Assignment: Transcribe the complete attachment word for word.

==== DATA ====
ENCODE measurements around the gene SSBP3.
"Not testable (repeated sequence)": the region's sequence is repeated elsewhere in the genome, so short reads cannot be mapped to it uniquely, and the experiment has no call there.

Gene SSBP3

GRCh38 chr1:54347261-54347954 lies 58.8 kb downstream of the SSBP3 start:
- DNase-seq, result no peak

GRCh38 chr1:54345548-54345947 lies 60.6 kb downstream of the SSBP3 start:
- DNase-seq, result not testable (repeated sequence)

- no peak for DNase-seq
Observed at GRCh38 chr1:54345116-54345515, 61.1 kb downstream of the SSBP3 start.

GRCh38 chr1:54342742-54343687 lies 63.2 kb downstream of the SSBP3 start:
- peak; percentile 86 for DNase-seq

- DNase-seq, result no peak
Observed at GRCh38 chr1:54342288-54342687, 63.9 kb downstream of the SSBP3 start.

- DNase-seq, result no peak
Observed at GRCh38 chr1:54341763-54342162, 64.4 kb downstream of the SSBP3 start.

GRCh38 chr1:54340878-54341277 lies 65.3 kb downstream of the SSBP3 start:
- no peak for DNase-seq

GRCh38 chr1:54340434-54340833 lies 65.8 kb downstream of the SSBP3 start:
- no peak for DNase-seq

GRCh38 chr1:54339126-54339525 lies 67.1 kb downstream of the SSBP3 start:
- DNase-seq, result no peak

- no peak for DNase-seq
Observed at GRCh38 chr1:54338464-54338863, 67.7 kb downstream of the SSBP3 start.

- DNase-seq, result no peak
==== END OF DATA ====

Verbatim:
ENCODE measurements around the gene SSBP3.
"Not testable (repeated sequence)": the region's sequence is repeated elsewhere in the genome, so short reads cannot be mapped to it uniquely, and the experiment has no call there.

Gene SSBP3

GRCh38 chr1:54347261-54347954 lies 58.8 kb downstream of the SSBP3 start:
- DNase-seq, result no peak

GRCh38 chr1:54345548-54345947 lies 60.6 kb downstream of the SSBP3 start:
- DNase-seq, result not testable (repeated sequence)

- no peak for DNase-seq
Observed at GRCh38 chr1:54345116-54345515, 61.1 kb downstream of the SSBP3 start.

GRCh38 chr1:54342742-54343687 lies 63.2 kb downstream of the SSBP3 start:
- peak; percentile 86 for DNase-seq

- DNase-seq, result no peak
Observed at GRCh38 chr1:54342288-54342687, 63.9 kb downstream of the SSBP3 start.

- DNase-seq, result no peak
Observed at GRCh38 chr1:54341763-54342162, 64.4 kb downstream of the SSBP3 start.

GRCh38 chr1:54340878-54341277 lies 65.3 kb downstream of the SSBP3 start:
- no peak for DNase-seq

GRCh38 chr1:54340434-54340833 lies 65.8 kb downstream of the SSBP3 start:
- no peak for DNase-seq

GRCh38 chr1:54339126-54339525 lies 67.1 kb downstream of the SSBP3 start:
- DNase-seq, result no peak

- no peak for DNase-seq
Observed at GRCh38 chr1:54338464-54338863, 67.7 kb downstream of the SSBP3 start.

- DNase-seq, result no peak